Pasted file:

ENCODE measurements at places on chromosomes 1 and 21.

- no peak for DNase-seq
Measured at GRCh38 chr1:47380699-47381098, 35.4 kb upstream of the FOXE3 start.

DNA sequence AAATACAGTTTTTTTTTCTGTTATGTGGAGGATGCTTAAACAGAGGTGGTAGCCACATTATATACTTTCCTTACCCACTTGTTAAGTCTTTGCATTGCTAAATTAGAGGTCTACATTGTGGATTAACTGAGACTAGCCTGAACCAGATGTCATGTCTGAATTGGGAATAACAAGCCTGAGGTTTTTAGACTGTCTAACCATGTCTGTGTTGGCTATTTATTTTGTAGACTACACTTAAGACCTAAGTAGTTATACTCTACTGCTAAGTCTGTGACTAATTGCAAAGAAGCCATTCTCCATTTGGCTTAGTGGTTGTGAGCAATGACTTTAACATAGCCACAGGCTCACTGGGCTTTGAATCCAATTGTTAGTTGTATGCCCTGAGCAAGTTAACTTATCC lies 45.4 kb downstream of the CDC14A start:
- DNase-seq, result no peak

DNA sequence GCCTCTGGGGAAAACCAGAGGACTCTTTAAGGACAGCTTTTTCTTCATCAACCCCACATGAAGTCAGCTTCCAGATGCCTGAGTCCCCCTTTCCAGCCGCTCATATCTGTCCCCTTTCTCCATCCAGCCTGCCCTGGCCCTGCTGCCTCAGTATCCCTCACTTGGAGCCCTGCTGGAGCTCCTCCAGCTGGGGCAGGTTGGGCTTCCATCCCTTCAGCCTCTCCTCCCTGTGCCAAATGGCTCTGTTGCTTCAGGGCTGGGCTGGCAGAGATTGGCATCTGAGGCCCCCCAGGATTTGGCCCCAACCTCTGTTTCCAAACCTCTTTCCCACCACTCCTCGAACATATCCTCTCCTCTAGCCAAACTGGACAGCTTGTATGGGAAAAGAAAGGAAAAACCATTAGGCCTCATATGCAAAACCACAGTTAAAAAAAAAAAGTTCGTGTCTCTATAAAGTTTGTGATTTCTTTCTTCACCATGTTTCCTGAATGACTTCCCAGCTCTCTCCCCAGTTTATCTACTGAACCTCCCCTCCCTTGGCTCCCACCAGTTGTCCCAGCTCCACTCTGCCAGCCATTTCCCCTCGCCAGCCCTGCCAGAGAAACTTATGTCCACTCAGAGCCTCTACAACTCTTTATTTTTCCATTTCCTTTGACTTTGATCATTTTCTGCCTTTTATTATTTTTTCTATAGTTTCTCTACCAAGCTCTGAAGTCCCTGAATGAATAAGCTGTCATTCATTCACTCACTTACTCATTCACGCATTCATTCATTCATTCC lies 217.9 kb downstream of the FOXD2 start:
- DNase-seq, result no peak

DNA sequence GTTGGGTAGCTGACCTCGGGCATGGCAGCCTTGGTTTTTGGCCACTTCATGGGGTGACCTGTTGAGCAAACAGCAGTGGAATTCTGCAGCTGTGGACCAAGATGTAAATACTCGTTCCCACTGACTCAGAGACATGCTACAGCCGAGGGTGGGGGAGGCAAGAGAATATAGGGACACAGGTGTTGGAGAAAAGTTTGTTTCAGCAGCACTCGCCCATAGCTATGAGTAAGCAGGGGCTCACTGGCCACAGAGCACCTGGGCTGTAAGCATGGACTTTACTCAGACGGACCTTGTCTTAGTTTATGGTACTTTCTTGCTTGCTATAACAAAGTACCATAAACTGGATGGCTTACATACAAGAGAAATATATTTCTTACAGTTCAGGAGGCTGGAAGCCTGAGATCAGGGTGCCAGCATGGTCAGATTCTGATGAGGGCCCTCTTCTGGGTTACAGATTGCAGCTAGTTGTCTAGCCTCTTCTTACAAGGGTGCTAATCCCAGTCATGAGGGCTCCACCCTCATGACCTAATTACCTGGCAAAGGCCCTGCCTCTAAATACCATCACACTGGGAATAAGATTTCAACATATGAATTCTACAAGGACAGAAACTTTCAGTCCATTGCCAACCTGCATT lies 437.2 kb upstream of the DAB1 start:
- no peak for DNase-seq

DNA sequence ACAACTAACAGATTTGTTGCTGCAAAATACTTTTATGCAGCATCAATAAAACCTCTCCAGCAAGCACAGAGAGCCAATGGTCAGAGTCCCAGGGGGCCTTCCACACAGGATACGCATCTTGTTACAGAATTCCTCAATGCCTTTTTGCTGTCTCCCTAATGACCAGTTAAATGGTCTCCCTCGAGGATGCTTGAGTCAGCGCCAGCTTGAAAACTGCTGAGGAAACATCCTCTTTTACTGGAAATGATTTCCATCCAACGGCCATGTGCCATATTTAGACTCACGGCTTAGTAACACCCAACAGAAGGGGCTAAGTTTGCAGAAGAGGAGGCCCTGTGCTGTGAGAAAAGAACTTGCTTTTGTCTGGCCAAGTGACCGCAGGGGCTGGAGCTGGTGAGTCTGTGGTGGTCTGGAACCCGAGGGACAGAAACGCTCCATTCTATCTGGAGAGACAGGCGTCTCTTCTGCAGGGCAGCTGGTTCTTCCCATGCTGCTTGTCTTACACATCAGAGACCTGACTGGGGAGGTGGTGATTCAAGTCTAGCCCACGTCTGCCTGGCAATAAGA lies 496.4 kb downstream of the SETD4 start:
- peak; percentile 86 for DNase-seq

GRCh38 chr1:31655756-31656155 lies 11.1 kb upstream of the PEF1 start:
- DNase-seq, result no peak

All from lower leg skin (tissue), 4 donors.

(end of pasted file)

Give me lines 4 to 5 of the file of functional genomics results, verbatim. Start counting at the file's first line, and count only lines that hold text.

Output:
DNA sequence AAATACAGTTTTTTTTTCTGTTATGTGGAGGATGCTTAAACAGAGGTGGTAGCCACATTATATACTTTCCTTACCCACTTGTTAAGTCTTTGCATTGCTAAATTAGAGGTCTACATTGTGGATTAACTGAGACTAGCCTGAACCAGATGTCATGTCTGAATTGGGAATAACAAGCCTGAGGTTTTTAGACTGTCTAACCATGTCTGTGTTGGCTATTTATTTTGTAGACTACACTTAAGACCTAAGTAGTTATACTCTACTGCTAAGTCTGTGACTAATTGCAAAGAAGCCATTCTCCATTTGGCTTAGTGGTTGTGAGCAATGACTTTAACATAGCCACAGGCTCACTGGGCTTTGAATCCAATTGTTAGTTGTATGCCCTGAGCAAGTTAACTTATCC lies 45.4 kb downstream of the CDC14A start:
- DNase-seq, result no peak